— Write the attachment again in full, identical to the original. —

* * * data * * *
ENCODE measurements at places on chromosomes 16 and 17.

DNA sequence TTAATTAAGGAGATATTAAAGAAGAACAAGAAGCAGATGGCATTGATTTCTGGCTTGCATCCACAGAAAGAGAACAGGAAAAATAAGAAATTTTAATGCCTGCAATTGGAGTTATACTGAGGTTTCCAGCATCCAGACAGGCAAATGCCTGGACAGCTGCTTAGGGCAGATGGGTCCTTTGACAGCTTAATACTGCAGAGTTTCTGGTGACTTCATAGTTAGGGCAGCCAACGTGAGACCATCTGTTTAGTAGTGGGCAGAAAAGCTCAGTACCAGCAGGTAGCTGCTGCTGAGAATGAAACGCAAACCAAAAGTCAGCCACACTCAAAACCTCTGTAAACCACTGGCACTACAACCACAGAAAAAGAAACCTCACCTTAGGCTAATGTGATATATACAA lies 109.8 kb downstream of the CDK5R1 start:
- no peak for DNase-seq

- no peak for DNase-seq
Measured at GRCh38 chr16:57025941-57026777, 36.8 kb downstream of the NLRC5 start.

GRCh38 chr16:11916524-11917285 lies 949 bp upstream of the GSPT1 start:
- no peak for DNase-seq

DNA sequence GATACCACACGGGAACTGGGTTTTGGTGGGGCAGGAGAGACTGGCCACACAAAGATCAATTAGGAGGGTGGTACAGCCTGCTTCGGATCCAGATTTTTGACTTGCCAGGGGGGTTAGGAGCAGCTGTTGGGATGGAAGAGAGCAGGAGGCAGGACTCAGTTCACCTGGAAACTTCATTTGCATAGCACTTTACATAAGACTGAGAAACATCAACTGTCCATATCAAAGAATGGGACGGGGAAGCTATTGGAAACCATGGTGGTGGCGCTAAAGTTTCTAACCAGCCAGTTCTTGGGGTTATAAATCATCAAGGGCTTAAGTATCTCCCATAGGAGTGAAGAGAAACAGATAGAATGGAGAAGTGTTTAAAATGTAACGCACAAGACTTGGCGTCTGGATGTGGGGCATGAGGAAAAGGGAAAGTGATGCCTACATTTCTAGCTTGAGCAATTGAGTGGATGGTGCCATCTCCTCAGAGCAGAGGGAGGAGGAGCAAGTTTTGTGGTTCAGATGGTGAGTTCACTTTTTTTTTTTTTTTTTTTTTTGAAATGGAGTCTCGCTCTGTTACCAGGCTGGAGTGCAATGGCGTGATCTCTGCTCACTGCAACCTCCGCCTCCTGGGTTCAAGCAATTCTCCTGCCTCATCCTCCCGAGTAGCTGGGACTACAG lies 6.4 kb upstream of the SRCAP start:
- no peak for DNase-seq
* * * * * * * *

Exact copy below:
ENCODE measurements at places on chromosomes 16 and 17.

DNA sequence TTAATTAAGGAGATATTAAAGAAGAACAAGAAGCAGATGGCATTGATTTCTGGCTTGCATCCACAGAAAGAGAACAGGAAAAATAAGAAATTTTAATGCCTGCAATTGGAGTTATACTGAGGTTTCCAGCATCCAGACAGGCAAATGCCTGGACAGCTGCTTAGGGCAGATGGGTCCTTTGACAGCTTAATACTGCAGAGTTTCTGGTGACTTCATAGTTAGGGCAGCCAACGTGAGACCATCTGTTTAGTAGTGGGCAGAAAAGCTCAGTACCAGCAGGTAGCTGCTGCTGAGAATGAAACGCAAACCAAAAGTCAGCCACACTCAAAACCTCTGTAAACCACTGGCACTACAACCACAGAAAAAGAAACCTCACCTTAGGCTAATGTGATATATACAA lies 109.8 kb downstream of the CDK5R1 start:
- no peak for DNase-seq

- no peak for DNase-seq
Measured at GRCh38 chr16:57025941-57026777, 36.8 kb downstream of the NLRC5 start.

GRCh38 chr16:11916524-11917285 lies 949 bp upstream of the GSPT1 start:
- no peak for DNase-seq

DNA sequence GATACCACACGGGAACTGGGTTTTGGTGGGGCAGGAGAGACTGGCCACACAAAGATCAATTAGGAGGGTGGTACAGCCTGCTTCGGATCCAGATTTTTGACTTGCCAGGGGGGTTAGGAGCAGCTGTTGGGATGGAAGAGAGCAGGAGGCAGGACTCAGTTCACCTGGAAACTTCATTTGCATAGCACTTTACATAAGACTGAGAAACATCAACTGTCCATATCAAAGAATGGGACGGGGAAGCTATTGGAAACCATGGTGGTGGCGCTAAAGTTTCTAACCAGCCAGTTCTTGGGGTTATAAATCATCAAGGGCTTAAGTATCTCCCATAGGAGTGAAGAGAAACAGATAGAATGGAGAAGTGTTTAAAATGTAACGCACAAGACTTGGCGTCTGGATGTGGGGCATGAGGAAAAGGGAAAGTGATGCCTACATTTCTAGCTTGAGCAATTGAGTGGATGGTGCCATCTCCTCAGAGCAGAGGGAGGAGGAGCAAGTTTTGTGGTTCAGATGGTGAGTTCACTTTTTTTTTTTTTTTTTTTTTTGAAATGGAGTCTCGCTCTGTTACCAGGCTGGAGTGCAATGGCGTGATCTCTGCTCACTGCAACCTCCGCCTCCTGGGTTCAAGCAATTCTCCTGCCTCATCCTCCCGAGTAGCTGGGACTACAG lies 6.4 kb upstream of the SRCAP start:
- no peak for DNase-seq